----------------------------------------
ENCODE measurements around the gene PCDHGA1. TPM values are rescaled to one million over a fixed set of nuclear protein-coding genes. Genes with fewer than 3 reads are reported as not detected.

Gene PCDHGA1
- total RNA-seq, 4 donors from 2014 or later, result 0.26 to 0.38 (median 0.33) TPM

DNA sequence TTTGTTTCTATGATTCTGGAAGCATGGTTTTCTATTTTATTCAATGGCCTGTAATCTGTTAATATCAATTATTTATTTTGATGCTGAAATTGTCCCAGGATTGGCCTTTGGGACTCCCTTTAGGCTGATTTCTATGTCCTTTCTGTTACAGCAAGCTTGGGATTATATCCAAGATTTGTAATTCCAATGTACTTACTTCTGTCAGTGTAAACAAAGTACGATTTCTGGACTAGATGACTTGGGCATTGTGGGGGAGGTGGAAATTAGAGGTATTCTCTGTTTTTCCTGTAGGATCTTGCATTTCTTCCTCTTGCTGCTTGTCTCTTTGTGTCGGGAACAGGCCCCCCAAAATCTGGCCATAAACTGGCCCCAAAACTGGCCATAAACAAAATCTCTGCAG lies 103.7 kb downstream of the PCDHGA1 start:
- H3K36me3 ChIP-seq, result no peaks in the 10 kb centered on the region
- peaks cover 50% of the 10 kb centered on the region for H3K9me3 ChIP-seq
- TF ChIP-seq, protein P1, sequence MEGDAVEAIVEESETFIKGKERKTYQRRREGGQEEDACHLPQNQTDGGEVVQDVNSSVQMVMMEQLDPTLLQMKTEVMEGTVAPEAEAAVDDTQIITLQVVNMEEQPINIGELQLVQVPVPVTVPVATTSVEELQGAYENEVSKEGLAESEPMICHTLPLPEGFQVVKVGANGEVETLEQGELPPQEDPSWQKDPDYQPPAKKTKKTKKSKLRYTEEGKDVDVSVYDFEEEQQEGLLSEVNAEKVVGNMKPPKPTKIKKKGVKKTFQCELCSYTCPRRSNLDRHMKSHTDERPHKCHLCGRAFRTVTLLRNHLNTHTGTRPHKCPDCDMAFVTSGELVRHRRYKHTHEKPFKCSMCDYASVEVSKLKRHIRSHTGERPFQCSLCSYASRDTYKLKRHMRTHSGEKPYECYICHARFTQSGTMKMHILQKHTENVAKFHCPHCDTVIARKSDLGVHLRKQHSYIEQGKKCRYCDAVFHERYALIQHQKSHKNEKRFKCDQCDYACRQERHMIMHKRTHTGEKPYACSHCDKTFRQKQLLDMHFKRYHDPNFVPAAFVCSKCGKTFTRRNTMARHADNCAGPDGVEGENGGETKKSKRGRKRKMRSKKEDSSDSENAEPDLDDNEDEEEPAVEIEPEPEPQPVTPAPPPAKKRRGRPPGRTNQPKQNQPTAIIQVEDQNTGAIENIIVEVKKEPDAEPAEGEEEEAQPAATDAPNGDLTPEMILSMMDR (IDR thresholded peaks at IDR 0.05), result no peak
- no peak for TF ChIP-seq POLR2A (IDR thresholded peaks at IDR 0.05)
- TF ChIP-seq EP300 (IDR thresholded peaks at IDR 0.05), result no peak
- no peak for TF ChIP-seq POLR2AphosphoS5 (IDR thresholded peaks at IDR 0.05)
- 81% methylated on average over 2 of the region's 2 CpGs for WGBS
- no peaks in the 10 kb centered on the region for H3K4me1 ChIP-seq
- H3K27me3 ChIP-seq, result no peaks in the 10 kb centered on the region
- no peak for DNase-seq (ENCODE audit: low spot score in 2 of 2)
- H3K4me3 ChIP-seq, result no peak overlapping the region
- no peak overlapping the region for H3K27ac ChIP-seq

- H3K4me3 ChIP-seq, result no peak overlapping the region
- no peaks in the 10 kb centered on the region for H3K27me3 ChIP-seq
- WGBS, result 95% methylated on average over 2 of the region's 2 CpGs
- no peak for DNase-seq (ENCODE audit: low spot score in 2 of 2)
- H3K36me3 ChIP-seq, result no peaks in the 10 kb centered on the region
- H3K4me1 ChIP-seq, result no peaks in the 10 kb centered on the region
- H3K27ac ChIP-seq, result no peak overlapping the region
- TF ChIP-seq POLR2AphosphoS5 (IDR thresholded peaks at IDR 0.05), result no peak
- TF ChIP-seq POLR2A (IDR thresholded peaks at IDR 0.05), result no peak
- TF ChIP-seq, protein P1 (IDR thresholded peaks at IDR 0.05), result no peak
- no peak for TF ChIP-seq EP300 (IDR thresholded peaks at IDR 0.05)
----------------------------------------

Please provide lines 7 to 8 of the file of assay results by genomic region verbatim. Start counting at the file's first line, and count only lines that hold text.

- TF ChIP-seq, protein P1, sequence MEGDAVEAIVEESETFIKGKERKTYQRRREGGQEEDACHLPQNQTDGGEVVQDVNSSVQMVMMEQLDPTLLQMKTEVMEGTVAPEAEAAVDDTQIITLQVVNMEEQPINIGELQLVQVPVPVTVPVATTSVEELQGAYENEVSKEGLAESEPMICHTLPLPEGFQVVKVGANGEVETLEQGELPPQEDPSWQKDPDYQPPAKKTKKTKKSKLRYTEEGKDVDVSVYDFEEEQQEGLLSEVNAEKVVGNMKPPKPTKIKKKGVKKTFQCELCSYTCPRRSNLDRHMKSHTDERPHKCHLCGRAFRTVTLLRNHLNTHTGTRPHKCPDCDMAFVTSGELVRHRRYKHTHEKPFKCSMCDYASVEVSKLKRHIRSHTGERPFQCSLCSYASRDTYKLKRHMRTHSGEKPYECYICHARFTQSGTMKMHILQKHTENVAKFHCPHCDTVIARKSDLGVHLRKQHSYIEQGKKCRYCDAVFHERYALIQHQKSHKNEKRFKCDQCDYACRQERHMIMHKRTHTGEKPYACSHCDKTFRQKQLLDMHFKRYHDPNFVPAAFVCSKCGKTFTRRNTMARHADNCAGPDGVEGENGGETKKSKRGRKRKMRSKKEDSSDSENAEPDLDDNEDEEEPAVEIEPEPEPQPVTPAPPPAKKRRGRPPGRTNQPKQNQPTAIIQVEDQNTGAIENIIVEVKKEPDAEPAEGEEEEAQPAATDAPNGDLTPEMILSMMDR (IDR thresholded peaks at IDR 0.05), result no peak
- no peak for TF ChIP-seq POLR2A (IDR thresholded peaks at IDR 0.05)